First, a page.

Bill Currey, chairman and co-founder of the Coal River Group, realizes the limitations of running a volunteer-driven organization.
Although the group is making great strides in its effort to revitalize the more than 100 miles of the Coal River, Currey said a nonprofit like theirs is only able to be effective when staffed by capable, passionate volunteers.
Luckily for Currey, the group is joined for 10 weeks this summer by three student interns who will be earning college credit as they run the organization's business end, staff events and work on projects furthering the group's goals.
"For us, it's a wonderful program," Currey said. "We don't have a labor expense and we've got young, enthusiastic people."
Bryan Shamblin, a 24-year-old West Virginia University student studying wildlife and fisheries management, said he read about the internship opportunity in a newspaper and realized a summer spent working on the river would be a perfect fit.
Shamblin, an experienced boater and paddler, said the internship allows him to not only get experience with customer service and finance, but allows him to indulge his aquatic passions.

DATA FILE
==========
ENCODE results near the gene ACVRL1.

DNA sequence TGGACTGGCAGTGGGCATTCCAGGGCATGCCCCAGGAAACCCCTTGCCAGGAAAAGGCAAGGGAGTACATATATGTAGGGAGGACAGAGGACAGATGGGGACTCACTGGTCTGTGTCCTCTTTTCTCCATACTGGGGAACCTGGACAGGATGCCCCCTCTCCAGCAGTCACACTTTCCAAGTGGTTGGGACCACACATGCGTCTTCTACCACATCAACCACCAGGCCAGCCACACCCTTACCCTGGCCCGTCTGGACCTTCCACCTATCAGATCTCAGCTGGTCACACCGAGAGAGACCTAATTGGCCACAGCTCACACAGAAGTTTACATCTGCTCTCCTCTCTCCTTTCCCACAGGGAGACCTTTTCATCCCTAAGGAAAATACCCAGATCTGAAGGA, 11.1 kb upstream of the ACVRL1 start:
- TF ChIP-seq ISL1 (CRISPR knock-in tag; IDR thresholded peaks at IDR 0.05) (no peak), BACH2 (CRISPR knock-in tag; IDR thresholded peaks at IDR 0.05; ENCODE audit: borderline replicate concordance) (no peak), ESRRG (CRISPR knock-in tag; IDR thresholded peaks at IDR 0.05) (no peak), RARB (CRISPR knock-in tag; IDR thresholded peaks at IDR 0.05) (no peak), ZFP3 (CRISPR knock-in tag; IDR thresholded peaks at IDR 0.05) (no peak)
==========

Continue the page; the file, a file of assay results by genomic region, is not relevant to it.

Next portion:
As he travels up and down the river's three main bodies in a one-person sit-on-top kayak, he makes note of the various beaches, public access spots and fishing locations that would need to be marked for guests.
"We're trying to get some signage up and break it up into different sections of trips for fishermen and people who want to get out for a day," he said.
Shamblin is also undertaking a project to map the entirety of the river's 586 named streams using GPS. Before the summer is over, he said he hopes to have completed physical and digital maps of the river trail that will be both informative and allow visitors to travel safely.
A friend at school told Lauren Carte, a 21-year-old Marshall student majoring in natural recourses and recreations management, about the program.
"There's a girl in one of my classes who was doing her senior project here on river restoration," she said. "She said they were doing a canoe and kayak rental internships, and I know that would be more my field."
Carte's personal project is educational outreach for children. She organizes and promotes days where local school children can come learn about the history of the river and get a chance to try their hand at kayaking. She's also working on writing and constructing displays illuminating local wildlife and telling guests about the group's goals.